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Hong Kong interior design

Sustainable designs add a breath of fresh air to luxury apartments

Apartment-dwellers and homeowners are offering premiums for green, eco-friendly spaces

PUBLISHED : Tuesday, 17 January, 2017, 5:02pm
UPDATED : Tuesday, 17 January, 2017, 7:38pm

The builders of a residential development in Playa Vista, just outside Los Angeles, wanted to make sure that residents would not have to walk more than two to five minutes to get to a shop or restaurant. In New York, the toilets in a new building on the Hudson River will use recycled water from a neighbouring block of flats. In Singapore, an eco-chic building recently installed a wind turbine to generate power to residents. AIRE, in Santa Monica, California, is even throwing in a pair of bicycles with the purchase of every unit.

Those developments are all part of what developers are calling the new “eco-literacy” in property development, with apartment-dwellers and homeowners attaching a premium to being able to hang their hat in a “green” space; real estate insiders say that it’s becoming almost as important as having the trendiest amenities in a building.

“To build conventionally is just not relevant anymore,” said Alison Girard, director of marketing of Brookfield Residential, one of the largest home builders in North America, and the developer behind Playa Vista. “The market is saying ‘you need to build better.’ Developers don’t have a choice anymore. They have to build for the modern environment in which we live.”

That is showing up in numerous ways across the world – non-toxic paints, recycled building materials, solar panels, tree-filled spaces within properties, landscaping that needs little watering – and the more unusual the approach, the better. And while developers continue to strive for Leadership in Energy and Environmental Design (LEED) certification, others are rethinking what it means to be truly green, instead of simply adhering to standard rules.

“Developers are moving away from rigid certification standards and are starting to break out on their own in creative ways,” said John Oppermann, executive director of Earth Day Initiative in New York, which runs year-round sustainability programmes. “Many feel that the green certification processes have drifted away from the spirit of the law in order to closely adhere to the letter of the law.”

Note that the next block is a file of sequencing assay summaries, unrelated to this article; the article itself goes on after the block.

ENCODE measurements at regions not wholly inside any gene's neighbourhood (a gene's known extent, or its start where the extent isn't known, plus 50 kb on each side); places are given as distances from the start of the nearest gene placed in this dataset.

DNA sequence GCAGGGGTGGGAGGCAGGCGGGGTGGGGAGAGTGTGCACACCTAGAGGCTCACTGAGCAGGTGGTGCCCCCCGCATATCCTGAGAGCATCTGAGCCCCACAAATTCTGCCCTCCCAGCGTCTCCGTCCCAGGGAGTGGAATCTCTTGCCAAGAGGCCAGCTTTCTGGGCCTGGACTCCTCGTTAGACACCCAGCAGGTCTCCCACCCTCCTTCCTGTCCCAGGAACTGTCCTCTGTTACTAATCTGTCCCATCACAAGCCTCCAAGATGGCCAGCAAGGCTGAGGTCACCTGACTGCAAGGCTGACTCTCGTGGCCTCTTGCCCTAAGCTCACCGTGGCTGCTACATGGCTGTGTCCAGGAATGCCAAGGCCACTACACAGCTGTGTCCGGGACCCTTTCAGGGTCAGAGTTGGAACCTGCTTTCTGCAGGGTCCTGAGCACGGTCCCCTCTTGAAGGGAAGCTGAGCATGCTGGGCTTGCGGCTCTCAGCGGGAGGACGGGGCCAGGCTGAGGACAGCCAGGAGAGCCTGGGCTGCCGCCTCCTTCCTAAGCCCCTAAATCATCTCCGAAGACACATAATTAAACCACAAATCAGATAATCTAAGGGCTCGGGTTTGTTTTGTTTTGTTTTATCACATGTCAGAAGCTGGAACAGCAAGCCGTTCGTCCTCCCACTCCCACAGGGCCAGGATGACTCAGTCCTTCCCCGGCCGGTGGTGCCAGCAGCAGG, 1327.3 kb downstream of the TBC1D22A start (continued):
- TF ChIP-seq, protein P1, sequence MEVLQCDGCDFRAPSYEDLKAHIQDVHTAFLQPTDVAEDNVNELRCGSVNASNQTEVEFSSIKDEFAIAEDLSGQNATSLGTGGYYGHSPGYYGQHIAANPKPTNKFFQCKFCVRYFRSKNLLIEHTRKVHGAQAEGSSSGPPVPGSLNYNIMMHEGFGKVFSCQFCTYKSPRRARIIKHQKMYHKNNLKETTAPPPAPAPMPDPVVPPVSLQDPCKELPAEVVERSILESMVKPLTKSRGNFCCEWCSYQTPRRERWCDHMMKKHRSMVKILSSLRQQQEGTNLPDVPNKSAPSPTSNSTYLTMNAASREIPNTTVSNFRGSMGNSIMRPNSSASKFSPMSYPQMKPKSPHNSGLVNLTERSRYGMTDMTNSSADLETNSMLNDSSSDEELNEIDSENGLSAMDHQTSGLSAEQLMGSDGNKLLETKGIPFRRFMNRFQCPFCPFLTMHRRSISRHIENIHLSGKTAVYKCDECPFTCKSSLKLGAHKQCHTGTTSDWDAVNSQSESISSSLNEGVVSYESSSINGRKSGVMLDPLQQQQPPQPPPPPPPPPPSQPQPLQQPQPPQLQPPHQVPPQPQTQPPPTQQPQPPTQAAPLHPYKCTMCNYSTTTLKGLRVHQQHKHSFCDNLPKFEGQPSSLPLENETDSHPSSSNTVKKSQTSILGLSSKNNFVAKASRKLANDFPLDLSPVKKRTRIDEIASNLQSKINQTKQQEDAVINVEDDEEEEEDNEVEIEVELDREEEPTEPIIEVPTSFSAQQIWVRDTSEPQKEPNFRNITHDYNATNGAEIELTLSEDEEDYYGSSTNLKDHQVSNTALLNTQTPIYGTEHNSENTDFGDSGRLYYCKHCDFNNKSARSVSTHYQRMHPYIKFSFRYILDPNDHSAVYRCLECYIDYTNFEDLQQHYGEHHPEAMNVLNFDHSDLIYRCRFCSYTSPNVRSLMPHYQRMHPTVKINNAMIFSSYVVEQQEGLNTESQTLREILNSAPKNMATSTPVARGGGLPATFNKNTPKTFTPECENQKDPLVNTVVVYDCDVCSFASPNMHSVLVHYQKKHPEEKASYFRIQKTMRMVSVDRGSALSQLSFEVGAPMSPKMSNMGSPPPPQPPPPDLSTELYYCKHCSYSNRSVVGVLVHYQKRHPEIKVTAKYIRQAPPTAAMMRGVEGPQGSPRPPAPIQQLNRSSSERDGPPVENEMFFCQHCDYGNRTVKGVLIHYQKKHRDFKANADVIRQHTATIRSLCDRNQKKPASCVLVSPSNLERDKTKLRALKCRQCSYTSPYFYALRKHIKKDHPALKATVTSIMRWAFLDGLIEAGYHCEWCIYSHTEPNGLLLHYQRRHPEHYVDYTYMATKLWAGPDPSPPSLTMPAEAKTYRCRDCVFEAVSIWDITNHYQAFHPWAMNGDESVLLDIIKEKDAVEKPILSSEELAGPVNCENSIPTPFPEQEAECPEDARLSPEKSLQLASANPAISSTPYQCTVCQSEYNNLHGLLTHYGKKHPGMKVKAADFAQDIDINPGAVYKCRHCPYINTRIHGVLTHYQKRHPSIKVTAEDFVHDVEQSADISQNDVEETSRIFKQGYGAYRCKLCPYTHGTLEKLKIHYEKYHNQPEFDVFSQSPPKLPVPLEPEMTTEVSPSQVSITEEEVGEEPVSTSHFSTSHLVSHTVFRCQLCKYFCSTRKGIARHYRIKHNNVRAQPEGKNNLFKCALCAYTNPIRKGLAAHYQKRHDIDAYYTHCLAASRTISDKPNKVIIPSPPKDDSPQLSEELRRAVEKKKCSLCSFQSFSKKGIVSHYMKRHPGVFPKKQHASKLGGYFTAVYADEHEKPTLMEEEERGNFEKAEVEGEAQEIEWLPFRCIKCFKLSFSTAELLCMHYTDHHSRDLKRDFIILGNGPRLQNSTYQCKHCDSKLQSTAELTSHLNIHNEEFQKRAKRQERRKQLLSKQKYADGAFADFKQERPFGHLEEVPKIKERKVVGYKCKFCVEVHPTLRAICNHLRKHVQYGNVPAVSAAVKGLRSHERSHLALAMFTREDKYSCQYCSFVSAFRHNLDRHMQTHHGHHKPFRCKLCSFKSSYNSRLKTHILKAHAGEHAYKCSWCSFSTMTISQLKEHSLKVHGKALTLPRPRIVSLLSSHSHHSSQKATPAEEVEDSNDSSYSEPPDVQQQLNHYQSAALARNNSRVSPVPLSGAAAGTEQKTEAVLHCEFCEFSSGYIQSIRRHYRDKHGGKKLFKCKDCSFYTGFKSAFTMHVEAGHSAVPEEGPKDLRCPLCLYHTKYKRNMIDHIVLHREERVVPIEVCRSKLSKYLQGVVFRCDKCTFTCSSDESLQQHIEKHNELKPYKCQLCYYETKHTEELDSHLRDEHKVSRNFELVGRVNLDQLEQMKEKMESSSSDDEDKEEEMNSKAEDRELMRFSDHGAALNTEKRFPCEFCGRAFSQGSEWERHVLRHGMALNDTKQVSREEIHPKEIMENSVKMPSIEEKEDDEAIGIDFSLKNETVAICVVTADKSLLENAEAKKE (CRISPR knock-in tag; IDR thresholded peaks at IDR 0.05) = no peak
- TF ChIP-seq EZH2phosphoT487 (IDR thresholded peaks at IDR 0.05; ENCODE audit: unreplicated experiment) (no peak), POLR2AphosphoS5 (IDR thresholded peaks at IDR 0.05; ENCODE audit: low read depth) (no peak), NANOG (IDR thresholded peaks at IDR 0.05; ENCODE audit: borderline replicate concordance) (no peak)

An example of this might be the Via 57 West building in New York, designed by Danish architect Bjarke Ingels, which incorporates elements such as cabinets made from Forest Stewardship Council (FSC) woods, ventilated fresh air to each unit, energy-efficient appliances, solar sunscreens on the floor-to-ceiling windows and a lush green courtyard on site.

“It uses innovative techniques that the building would not necessarily receive credit for under the LEED standard,” said Oppermann.

Treetops, a development of luxury serviced apartments in Singapore that has been around since 2000, continues to add to its roster of sustainable attributes: each unit comes equipped with high efficiency air filtration systems, 60 per cent of the property is covered with 200 types of different plants, and energy consumption has been slashed by half since 2009. Two years ago, Treetops installed a vertical wind turbine, which generates power.

In Houston, the new 2929 Weslayan, a 254-unit apartment building, has water-conserving landscaping, eco-friendly building materials, an on-site recycling programme and preferred parking for low-emission vehicles.

“People are choosing to live there, in large part, because of that sustainable character,” said Tom Brink, vice president of international architecture and design firm CallisonRTKL, who led the design on 2929 Weslayan. “It is atypical for a place like Houston, which is considered the energy capital of the world. But peoples’ wants and needs are changing, and they are responding to a more sustainable approach.”

For one of the company’s upcoming projects in Orlando, sensors on the windows will turn opaque depending on the time of day, conserving energy without the resident having to do very much.

“It is cost-effective and allows for a clean, simple interior environment,” said Brink.

Similarly, artificial grass – once looked down upon for looking obviously fake – is suddenly finding favour in high end developments with an inclination towards sustainability: it requires no watering and no upkeep or pesticides – and can look as good as the real thing.

“Artificial plants have become so realistic and functional that they are now being used on everything from privacy panels to ground cover in higher end homes and hotels,” said Braden Power, co-founder of Texas-based developer, Power Properties, which uses the faux turf in a number of its properties.

“Developers and the average homeowner are realising the drastic cost savings in maintenance...add the cost benefit that many cities are offering rebate money for water conservation, [and] it’s a no-brainer.”

Fundamentally, say real estate insiders, the strides being made by developers are being spurred by demands of the market: tenants and homeowners are voting for lower energy costs and healthier living spaces constructed in ways that take the environment into consideration.

“It has become a standard,” said Hans Galland, senior vice president of development for Pacific Eagle, which is developing the 68-unit Cavalleri in Malibu, California, slated for completion in early 2017. “To be eco-friendly is now expected in the marketplace.” Cavalleri reuses as much as possible of the former rental apartments on the site instead of carting the entire lot off to a landfill. The homes also open on to a 10-acre nature preserve – another strong selling point.

“In the luxury space, sustainability is becoming part of a more holistic way to live, a lifestyle statement rather than having yet another crystal chandelier.”